Insurance cos told not to issue dividends

- POST REPORT, Kathmandu
Insurance cos told not to issue dividends

May 31, 2015-

The Insurance Board (IB) has directed non-life insurance companies that have not yet held their annual general meetings (AGM) not to distribute cash dividends to their shareholders in the post-earthquake scenario.

As insurers would have to make massive payouts due to the great scale of destruction caused by the earthquake, they have been told not to distribute cash dividends.

According to the board, non-life insurers have so far received 12,500 claims and they have settled 174 claims worth Rs27.8 million. On the other hand, life insurers have settled 107 claims worth Rs33.6 million out of the total 219 claims.  

“Those that have not yet held their AGMs have been told not to distribute cash dividends as those that have done so have been facing difficulties,” said Fatta Bahadur KC, chairman of the board.

Meanwhile, the IB said that claims settlement so far had been slow. According to KC, insurers have been ordered to settle claims as soon as possible.

The IB on Sunday asked surveyors to fast-track the process as insurers have been claiming that they were failing to speed up claims settlement due to delays by surveyors in submitting their reports. “In fact, work has not moved ahead in a speedy way with insurers assigning a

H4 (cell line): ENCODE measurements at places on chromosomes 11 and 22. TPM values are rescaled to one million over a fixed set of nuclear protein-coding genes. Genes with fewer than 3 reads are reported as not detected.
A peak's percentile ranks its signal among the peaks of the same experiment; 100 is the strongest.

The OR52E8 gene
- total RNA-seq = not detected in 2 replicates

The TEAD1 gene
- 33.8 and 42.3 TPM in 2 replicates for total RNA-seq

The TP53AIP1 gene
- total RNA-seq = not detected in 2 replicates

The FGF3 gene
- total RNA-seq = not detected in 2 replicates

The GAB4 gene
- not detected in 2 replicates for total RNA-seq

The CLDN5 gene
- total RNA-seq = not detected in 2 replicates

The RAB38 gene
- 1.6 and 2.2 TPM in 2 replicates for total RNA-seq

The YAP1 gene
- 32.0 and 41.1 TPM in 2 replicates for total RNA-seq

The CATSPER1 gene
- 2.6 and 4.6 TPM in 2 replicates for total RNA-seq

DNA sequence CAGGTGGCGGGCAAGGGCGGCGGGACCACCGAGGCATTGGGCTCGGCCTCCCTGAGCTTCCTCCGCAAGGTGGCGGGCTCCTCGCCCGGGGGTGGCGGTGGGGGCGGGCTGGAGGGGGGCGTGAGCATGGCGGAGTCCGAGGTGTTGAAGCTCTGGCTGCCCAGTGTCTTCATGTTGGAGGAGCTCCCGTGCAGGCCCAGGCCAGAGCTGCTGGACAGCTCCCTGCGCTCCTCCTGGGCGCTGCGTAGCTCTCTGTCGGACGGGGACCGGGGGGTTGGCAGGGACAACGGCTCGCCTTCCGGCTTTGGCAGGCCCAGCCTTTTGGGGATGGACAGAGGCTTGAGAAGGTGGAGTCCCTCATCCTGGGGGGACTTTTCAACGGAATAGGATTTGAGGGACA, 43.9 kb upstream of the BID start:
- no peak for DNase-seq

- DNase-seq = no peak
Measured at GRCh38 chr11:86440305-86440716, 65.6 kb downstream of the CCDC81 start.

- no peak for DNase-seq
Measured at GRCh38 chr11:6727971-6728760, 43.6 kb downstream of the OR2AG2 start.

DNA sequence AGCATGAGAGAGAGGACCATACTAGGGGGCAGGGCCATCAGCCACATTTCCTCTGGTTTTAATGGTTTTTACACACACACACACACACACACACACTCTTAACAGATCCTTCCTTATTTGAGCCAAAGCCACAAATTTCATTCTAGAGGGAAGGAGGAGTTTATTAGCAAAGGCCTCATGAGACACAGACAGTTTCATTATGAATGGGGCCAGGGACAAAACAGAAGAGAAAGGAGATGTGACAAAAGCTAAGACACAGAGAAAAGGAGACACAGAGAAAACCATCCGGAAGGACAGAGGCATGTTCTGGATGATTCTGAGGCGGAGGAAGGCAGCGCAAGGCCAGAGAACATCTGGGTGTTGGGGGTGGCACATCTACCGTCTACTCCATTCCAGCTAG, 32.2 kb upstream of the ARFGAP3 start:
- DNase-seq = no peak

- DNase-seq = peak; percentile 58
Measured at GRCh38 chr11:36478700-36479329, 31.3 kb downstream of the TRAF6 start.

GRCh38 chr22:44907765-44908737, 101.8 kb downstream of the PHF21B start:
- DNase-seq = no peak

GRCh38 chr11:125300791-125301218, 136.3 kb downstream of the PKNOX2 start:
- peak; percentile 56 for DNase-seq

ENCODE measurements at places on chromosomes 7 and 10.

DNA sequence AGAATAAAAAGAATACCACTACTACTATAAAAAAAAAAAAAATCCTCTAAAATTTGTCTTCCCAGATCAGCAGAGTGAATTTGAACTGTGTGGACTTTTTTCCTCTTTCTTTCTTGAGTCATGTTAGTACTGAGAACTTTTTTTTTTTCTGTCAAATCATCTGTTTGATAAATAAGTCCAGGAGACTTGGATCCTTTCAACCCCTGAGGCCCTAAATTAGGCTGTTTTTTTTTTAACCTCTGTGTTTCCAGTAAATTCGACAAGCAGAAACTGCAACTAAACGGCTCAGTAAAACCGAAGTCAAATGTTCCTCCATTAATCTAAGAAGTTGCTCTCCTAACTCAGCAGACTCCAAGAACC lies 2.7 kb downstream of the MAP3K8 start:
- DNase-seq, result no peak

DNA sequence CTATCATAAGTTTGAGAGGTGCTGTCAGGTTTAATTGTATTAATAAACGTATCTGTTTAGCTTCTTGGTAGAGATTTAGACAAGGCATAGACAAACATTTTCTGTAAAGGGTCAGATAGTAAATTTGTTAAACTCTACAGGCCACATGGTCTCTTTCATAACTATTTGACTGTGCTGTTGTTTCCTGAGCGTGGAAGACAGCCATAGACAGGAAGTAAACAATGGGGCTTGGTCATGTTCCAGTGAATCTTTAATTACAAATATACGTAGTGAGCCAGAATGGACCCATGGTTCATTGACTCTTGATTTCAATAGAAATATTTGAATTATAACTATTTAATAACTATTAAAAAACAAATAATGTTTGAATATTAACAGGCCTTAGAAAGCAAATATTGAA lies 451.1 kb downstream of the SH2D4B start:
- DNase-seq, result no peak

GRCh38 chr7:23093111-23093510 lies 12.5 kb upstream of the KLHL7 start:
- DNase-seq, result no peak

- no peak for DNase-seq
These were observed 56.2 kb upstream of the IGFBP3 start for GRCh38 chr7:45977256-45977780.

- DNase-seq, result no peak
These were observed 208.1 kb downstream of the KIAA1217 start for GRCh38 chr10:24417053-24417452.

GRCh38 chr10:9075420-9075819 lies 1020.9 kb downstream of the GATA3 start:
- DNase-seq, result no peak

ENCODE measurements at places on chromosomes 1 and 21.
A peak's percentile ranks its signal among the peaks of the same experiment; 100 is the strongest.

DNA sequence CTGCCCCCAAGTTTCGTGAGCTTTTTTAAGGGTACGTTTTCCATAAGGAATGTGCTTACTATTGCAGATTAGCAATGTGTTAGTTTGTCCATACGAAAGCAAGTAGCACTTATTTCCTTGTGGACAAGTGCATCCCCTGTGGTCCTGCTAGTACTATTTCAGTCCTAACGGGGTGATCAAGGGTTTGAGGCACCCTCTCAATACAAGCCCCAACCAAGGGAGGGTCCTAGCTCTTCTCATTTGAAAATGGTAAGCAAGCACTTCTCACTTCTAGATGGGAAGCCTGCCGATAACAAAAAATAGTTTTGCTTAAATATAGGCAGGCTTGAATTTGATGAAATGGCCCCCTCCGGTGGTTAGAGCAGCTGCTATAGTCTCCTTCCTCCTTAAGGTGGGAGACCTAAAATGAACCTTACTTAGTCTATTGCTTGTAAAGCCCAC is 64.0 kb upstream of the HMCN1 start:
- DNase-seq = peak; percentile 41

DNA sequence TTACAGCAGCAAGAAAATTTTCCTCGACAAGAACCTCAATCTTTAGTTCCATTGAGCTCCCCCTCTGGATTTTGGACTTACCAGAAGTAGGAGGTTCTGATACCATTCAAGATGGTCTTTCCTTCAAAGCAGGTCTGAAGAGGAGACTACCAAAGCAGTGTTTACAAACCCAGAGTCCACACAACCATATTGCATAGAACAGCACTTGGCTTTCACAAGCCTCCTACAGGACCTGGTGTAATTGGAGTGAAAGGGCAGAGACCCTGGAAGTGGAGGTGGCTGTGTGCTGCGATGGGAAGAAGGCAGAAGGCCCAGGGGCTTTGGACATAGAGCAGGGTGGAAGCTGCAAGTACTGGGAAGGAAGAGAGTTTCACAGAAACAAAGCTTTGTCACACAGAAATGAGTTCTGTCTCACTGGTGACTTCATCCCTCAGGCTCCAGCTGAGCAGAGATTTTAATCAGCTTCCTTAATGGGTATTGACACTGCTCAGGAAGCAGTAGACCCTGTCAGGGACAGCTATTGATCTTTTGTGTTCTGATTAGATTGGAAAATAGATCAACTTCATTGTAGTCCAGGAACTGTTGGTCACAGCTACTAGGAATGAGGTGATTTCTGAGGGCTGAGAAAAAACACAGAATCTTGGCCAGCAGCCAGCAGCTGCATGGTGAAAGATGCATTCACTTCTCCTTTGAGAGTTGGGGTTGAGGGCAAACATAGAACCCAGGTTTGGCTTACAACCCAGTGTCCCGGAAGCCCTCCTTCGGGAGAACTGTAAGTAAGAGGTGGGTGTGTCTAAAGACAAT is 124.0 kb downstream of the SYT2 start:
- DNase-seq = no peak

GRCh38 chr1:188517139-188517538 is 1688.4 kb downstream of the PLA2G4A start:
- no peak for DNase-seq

low number of surveyors,” said KC. According to the IB, only 170 surveyors including foreigners have been mobilized to carry out assessment of the damage.

“The board had given surveyors’ training to 475 people, but insurers were rarely found to be using them to assess the damage,” said KC.

Earlier, the board had asked insurers to hire foreign surveyors to accelerate the process of damage assessment. Similarly, it had also directed insurers to settle the claims early based on the preliminary damage report to be adjusted after the surveyors submitted their final reports on the damage.

An official at Lumbini General Insurance also blamed the low number of surveyors for the slow claims settlement. “With low availability, a single surveyor is overloaded with work as many insurers may have hired them simultaneously,” said the source.

Published: 01-06-2015 08:12

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